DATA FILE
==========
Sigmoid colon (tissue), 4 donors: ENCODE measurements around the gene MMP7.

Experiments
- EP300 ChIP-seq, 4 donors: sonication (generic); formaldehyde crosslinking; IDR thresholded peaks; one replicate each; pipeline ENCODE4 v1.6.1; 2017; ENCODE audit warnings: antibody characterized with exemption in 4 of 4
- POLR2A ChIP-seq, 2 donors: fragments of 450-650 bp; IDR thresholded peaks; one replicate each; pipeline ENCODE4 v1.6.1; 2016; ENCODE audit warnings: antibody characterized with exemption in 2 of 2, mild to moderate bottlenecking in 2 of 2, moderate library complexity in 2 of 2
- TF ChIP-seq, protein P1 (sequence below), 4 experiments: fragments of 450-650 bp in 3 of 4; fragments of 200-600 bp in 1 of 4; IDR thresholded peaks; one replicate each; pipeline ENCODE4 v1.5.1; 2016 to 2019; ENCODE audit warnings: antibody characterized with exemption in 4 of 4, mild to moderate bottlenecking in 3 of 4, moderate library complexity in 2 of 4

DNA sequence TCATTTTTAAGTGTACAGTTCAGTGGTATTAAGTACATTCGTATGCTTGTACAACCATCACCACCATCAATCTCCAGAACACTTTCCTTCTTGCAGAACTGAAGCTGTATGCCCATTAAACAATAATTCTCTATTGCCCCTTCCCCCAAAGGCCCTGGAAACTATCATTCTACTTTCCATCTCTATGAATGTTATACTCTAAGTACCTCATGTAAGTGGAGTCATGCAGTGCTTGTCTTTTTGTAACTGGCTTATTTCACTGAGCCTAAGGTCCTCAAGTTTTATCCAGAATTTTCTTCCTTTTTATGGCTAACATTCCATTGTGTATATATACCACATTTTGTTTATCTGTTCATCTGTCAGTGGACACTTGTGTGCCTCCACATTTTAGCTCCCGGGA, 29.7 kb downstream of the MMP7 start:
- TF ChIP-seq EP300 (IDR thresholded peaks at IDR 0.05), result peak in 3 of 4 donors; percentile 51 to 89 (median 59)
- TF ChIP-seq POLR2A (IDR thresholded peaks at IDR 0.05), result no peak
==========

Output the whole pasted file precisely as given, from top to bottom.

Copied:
Sigmoid colon (tissue), 4 donors: ENCODE measurements around the gene MMP7.

Experiments
- EP300 ChIP-seq, 4 donors: sonication (generic); formaldehyde crosslinking; IDR thresholded peaks; one replicate each; pipeline ENCODE4 v1.6.1; 2017; ENCODE audit warnings: antibody characterized with exemption in 4 of 4
- POLR2A ChIP-seq, 2 donors: fragments of 450-650 bp; IDR thresholded peaks; one replicate each; pipeline ENCODE4 v1.6.1; 2016; ENCODE audit warnings: antibody characterized with exemption in 2 of 2, mild to moderate bottlenecking in 2 of 2, moderate library complexity in 2 of 2
- TF ChIP-seq, protein P1 (sequence below), 4 experiments: fragments of 450-650 bp in 3 of 4; fragments of 200-600 bp in 1 of 4; IDR thresholded peaks; one replicate each; pipeline ENCODE4 v1.5.1; 2016 to 2019; ENCODE audit warnings: antibody characterized with exemption in 4 of 4, mild to moderate bottlenecking in 3 of 4, moderate library complexity in 2 of 4

DNA sequence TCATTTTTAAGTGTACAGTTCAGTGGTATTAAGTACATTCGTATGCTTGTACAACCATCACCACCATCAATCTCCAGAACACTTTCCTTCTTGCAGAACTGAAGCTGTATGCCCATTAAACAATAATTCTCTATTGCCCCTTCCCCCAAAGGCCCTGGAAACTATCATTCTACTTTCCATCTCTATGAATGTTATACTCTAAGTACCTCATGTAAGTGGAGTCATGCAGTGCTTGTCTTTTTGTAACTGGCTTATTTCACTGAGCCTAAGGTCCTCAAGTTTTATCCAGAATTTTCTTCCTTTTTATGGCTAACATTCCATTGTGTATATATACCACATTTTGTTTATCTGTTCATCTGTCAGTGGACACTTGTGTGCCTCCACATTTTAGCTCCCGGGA, 29.7 kb downstream of the MMP7 start:
- TF ChIP-seq EP300 (IDR thresholded peaks at IDR 0.05), result peak in 3 of 4 donors; percentile 51 to 89 (median 59)
- TF ChIP-seq POLR2A (IDR thresholded peaks at IDR 0.05), result no peak